Can you tell us the story of how you decided to choose this as a field of study?

Nicole: I have a strong legal background. I started as an Investigator for The Public Defender's Association in King County, and then I went into Civil Litigation as a Complex Litigation Paralegal with a focus in Construction Defect and Personal Injury. The hours were starting to take a toll on me and I'd always wanted to go into Court Reporting and further my education, but as a single parent I didn't think going to school was an option. This past April I had a day off and went to the Green River Community College website to look into the Court Reporting program and found out about a Go 2 College Free funding workshop (put on by Workforce Education). I signed up and went that same day. I left the workshop enrolled and registered for classes for the upcoming quarter, with my tuition and books paid for.

What's next after completing your degree?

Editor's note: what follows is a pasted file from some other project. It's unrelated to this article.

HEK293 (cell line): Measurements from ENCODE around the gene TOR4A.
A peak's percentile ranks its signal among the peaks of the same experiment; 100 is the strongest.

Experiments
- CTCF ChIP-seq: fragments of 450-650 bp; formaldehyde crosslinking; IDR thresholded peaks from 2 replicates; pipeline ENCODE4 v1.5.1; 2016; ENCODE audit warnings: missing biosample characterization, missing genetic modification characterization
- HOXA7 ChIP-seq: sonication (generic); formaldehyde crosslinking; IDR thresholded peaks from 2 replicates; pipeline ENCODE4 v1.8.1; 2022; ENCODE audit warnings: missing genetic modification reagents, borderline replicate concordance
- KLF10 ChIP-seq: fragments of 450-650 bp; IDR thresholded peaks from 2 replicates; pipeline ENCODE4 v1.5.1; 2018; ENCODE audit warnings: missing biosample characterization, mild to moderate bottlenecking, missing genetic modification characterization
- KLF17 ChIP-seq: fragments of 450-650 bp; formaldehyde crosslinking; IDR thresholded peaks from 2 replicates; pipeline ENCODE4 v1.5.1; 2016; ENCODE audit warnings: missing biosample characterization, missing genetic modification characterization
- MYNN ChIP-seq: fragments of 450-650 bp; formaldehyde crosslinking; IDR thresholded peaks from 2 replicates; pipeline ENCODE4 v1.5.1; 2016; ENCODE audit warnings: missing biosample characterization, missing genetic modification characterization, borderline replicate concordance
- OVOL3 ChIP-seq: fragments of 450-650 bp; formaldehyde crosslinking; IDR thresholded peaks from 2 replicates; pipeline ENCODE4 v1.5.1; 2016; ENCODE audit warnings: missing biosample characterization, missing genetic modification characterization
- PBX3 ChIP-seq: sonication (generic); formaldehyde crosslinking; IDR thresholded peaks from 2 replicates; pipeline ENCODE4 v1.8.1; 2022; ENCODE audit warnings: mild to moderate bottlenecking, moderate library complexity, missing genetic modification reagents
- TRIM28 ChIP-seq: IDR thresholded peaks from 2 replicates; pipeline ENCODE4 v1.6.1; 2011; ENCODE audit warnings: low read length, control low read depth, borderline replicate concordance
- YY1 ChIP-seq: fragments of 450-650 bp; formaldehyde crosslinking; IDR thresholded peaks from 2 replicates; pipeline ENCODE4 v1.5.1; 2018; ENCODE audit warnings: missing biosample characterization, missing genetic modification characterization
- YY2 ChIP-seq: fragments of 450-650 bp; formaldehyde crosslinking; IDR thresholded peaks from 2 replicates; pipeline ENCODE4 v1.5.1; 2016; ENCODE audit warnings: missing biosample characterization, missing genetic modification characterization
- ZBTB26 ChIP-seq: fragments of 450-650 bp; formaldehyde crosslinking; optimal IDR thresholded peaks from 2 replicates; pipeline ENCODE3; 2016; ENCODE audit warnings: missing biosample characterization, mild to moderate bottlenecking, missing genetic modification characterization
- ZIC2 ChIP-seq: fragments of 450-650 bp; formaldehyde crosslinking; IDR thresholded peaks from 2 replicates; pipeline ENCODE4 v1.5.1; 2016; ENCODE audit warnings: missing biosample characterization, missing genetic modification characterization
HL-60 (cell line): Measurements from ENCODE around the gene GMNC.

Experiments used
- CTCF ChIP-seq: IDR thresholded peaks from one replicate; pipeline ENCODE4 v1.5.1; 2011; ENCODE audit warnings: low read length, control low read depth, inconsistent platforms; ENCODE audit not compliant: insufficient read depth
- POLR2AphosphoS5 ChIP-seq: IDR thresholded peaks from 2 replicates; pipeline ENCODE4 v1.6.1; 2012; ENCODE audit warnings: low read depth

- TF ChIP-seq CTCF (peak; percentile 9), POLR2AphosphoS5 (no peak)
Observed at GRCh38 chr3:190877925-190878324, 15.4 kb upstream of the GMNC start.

Nicole: Because of my legal background, I plan on going into freelance court reporting, and hopefully someday becoming an official reporter (for congressional hearings, etc).

Last of all, what advice would you give to new students who are thinking about enrolling in the Court Reporting program?

Nicole: Do your research and get informed! Going back to school is NOT impossible. There are so many resources out there to help you get started and to obtain a degree. Had I known about all the resources sooner, I probably wouldn't have waited as long.
$$$ The following Workforce Education funding programs support Court Reporting at Green River: BFET, Worker Retraining, and WorkFirst.

Nov 8, 2012

Prof Tech Profile #11: Aerospace Programs

Today's Prof Tech profile features a brief Q and A with Bob Embrey, who will be talking about three exciting new Aerospace training programs now available at Green River.